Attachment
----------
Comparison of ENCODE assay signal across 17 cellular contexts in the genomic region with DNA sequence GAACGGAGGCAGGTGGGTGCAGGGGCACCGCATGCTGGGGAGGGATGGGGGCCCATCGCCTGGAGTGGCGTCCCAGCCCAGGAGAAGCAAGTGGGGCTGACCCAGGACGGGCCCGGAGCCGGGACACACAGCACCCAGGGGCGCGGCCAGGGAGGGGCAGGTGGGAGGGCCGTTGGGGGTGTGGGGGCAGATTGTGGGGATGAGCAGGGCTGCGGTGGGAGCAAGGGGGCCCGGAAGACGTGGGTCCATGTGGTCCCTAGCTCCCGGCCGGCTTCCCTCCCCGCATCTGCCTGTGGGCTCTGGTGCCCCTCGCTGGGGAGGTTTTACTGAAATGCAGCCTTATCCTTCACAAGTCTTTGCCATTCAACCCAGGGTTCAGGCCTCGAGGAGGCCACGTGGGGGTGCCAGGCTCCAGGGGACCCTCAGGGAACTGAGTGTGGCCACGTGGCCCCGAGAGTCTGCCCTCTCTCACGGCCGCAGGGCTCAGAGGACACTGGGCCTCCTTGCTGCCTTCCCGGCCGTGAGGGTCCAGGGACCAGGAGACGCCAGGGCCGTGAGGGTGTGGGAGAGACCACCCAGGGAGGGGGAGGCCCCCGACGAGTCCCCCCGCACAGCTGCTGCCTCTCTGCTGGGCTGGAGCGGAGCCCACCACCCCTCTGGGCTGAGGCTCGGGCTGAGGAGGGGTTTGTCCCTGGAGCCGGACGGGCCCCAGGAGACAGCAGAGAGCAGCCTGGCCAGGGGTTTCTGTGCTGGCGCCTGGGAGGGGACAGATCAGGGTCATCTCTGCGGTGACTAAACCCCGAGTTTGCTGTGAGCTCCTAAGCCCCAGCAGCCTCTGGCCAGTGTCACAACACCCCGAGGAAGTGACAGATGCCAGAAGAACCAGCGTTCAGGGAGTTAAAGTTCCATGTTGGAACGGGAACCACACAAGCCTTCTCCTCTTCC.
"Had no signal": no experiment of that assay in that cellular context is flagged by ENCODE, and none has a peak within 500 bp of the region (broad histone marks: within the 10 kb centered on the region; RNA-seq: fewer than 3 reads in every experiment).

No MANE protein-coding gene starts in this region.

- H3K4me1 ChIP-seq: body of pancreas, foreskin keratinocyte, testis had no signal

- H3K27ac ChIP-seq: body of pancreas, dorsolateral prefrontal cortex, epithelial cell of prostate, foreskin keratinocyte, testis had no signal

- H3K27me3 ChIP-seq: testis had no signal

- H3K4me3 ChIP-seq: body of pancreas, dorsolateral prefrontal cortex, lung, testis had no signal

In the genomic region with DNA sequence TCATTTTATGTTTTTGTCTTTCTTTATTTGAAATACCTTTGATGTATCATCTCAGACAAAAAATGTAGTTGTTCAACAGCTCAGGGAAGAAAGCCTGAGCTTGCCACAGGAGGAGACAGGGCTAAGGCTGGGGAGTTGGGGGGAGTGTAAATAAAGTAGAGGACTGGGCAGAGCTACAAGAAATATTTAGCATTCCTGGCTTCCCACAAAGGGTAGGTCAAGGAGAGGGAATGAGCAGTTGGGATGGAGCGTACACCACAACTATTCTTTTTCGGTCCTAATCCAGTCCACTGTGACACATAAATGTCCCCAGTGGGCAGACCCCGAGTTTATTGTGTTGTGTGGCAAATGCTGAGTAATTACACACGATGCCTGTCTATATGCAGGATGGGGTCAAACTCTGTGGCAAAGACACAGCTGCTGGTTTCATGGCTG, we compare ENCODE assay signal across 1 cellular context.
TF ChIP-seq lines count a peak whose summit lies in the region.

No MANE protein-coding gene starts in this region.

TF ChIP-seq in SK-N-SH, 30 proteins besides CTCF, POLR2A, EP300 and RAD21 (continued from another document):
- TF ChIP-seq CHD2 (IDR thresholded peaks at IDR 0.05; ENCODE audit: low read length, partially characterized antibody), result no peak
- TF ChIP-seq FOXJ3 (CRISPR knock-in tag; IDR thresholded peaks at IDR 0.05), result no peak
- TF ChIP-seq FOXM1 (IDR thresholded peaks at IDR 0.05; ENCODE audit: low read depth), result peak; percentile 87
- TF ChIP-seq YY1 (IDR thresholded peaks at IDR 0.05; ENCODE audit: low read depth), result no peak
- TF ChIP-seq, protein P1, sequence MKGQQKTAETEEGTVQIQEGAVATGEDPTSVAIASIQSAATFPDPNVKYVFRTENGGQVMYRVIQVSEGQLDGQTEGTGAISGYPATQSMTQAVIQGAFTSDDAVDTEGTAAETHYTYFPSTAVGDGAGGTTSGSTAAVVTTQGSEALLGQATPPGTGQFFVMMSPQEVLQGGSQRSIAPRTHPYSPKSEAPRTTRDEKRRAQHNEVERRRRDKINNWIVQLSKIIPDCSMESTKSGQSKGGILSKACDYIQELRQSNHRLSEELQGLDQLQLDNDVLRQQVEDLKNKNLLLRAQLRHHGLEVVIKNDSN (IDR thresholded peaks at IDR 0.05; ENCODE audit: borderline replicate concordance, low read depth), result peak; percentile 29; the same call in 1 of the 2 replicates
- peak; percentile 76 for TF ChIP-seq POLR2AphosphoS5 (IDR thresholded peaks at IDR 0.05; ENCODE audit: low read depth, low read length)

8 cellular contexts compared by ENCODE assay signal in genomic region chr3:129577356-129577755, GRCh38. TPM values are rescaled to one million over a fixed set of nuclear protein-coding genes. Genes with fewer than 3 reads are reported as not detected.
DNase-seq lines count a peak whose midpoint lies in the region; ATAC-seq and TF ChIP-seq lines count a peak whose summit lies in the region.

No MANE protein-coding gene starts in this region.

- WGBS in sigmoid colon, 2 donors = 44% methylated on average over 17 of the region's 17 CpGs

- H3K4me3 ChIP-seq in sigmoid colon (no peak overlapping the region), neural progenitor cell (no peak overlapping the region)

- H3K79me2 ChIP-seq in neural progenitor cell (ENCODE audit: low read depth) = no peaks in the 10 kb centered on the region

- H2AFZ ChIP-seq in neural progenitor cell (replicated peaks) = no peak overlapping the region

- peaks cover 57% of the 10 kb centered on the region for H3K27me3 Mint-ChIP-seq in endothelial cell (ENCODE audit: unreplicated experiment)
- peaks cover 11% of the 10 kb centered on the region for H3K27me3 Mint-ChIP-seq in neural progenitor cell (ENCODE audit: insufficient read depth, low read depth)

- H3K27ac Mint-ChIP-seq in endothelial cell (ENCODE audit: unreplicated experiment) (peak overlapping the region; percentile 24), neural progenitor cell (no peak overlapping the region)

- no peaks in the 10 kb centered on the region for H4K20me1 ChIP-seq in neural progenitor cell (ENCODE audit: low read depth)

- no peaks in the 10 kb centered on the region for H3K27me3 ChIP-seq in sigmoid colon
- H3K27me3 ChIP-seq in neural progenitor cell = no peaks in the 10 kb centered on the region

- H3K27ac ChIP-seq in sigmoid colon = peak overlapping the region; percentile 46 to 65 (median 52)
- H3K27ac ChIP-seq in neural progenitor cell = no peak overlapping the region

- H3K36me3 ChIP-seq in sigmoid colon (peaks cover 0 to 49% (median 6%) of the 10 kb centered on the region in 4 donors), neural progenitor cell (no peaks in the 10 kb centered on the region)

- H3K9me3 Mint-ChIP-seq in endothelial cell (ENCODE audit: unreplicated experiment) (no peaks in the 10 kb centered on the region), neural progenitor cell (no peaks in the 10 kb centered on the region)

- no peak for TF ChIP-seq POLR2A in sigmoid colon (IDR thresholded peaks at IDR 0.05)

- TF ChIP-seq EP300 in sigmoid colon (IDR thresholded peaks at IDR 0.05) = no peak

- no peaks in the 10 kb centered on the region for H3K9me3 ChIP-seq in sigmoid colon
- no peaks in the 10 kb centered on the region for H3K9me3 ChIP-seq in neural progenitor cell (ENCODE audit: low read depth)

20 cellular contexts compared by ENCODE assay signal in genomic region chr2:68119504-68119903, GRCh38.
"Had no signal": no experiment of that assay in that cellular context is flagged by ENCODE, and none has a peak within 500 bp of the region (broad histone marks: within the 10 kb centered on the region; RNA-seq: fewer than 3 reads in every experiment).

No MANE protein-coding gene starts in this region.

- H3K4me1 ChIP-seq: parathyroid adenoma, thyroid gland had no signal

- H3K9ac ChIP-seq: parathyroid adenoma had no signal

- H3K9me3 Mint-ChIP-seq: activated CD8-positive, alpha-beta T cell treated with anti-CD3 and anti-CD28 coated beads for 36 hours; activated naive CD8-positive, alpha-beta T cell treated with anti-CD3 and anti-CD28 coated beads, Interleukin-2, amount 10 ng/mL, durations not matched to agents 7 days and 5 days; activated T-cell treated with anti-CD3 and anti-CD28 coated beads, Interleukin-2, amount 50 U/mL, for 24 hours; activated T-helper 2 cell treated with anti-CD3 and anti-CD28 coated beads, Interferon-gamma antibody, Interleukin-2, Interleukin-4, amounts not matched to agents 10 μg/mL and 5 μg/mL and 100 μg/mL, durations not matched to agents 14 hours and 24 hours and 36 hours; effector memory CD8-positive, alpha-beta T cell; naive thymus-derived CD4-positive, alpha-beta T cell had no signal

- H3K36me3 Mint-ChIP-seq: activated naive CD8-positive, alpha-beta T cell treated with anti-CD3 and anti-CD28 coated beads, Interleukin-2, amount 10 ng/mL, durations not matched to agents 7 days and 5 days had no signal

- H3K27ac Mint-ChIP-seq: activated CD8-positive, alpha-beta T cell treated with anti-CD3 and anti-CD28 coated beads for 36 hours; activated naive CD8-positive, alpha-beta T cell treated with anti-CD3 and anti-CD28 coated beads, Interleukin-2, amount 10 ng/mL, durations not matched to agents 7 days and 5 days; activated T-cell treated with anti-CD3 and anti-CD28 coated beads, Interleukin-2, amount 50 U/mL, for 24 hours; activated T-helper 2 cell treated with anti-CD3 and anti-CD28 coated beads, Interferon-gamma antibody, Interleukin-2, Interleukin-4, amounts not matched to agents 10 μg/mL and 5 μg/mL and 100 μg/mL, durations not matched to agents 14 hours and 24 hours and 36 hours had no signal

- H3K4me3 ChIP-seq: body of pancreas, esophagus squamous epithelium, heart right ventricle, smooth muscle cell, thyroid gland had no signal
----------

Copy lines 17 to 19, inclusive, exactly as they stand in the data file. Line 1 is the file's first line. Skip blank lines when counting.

- peak; percentile 76 for TF ChIP-seq POLR2AphosphoS5 (IDR thresholded peaks at IDR 0.05; ENCODE audit: low read depth, low read length)

8 cellular contexts compared by ENCODE assay signal in genomic region chr3:129577356-129577755, GRCh38. TPM values are rescaled to one million over a fixed set of nuclear protein-coding genes. Genes with fewer than 3 reads are reported as not detected.
DNase-seq lines count a peak whose midpoint lies in the region; ATAC-seq and TF ChIP-seq lines count a peak whose summit lies in the region.